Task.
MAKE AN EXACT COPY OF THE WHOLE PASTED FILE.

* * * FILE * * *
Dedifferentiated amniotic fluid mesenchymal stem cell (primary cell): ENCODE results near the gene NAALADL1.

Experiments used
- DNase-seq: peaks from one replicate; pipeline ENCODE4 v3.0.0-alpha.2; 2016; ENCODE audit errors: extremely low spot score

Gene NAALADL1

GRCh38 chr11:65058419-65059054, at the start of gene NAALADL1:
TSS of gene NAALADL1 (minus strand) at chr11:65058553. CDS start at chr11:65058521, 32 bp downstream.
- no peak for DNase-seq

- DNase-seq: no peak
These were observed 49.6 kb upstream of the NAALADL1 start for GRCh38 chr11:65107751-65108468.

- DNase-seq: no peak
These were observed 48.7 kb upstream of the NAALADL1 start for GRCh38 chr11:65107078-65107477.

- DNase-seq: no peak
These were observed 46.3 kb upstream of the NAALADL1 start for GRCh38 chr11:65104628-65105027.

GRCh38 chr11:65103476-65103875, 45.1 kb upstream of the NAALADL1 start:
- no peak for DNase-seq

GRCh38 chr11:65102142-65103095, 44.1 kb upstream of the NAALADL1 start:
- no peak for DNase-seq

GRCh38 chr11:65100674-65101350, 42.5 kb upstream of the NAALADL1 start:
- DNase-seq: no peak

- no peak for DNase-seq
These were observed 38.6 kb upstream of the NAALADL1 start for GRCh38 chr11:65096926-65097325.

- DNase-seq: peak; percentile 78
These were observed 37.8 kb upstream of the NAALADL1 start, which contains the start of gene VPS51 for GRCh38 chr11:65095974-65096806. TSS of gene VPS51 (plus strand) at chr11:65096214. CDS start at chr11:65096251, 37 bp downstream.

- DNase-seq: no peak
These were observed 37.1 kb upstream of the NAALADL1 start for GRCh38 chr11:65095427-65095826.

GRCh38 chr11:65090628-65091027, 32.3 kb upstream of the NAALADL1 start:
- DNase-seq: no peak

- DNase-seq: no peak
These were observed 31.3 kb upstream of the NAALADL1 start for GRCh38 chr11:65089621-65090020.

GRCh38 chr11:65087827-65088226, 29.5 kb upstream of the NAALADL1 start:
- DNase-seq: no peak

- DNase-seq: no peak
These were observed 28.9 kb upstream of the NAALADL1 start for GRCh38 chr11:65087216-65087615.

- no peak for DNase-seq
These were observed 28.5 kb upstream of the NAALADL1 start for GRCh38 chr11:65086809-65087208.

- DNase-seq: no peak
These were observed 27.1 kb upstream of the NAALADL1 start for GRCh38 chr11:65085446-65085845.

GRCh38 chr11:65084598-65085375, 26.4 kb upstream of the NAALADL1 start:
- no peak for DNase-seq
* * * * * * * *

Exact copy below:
Dedifferentiated amniotic fluid mesenchymal stem cell (primary cell): ENCODE results near the gene NAALADL1.

Experiments used
- DNase-seq: peaks from one replicate; pipeline ENCODE4 v3.0.0-alpha.2; 2016; ENCODE audit errors: extremely low spot score

Gene NAALADL1

GRCh38 chr11:65058419-65059054, at the start of gene NAALADL1:
TSS of gene NAALADL1 (minus strand) at chr11:65058553. CDS start at chr11:65058521, 32 bp downstream.
- no peak for DNase-seq

- DNase-seq: no peak
These were observed 49.6 kb upstream of the NAALADL1 start for GRCh38 chr11:65107751-65108468.

- DNase-seq: no peak
These were observed 48.7 kb upstream of the NAALADL1 start for GRCh38 chr11:65107078-65107477.

- DNase-seq: no peak
These were observed 46.3 kb upstream of the NAALADL1 start for GRCh38 chr11:65104628-65105027.

GRCh38 chr11:65103476-65103875, 45.1 kb upstream of the NAALADL1 start:
- no peak for DNase-seq

GRCh38 chr11:65102142-65103095, 44.1 kb upstream of the NAALADL1 start:
- no peak for DNase-seq

GRCh38 chr11:65100674-65101350, 42.5 kb upstream of the NAALADL1 start:
- DNase-seq: no peak

- no peak for DNase-seq
These were observed 38.6 kb upstream of the NAALADL1 start for GRCh38 chr11:65096926-65097325.

- DNase-seq: peak; percentile 78
These were observed 37.8 kb upstream of the NAALADL1 start, which contains the start of gene VPS51 for GRCh38 chr11:65095974-65096806. TSS of gene VPS51 (plus strand) at chr11:65096214. CDS start at chr11:65096251, 37 bp downstream.

- DNase-seq: no peak
These were observed 37.1 kb upstream of the NAALADL1 start for GRCh38 chr11:65095427-65095826.

GRCh38 chr11:65090628-65091027, 32.3 kb upstream of the NAALADL1 start:
- DNase-seq: no peak

- DNase-seq: no peak
These were observed 31.3 kb upstream of the NAALADL1 start for GRCh38 chr11:65089621-65090020.

GRCh38 chr11:65087827-65088226, 29.5 kb upstream of the NAALADL1 start:
- DNase-seq: no peak

- DNase-seq: no peak
These were observed 28.9 kb upstream of the NAALADL1 start for GRCh38 chr11:65087216-65087615.

- no peak for DNase-seq
These were observed 28.5 kb upstream of the NAALADL1 start for GRCh38 chr11:65086809-65087208.

- DNase-seq: no peak
These were observed 27.1 kb upstream of the NAALADL1 start for GRCh38 chr11:65085446-65085845.

GRCh38 chr11:65084598-65085375, 26.4 kb upstream of the NAALADL1 start:
- no peak for DNase-seq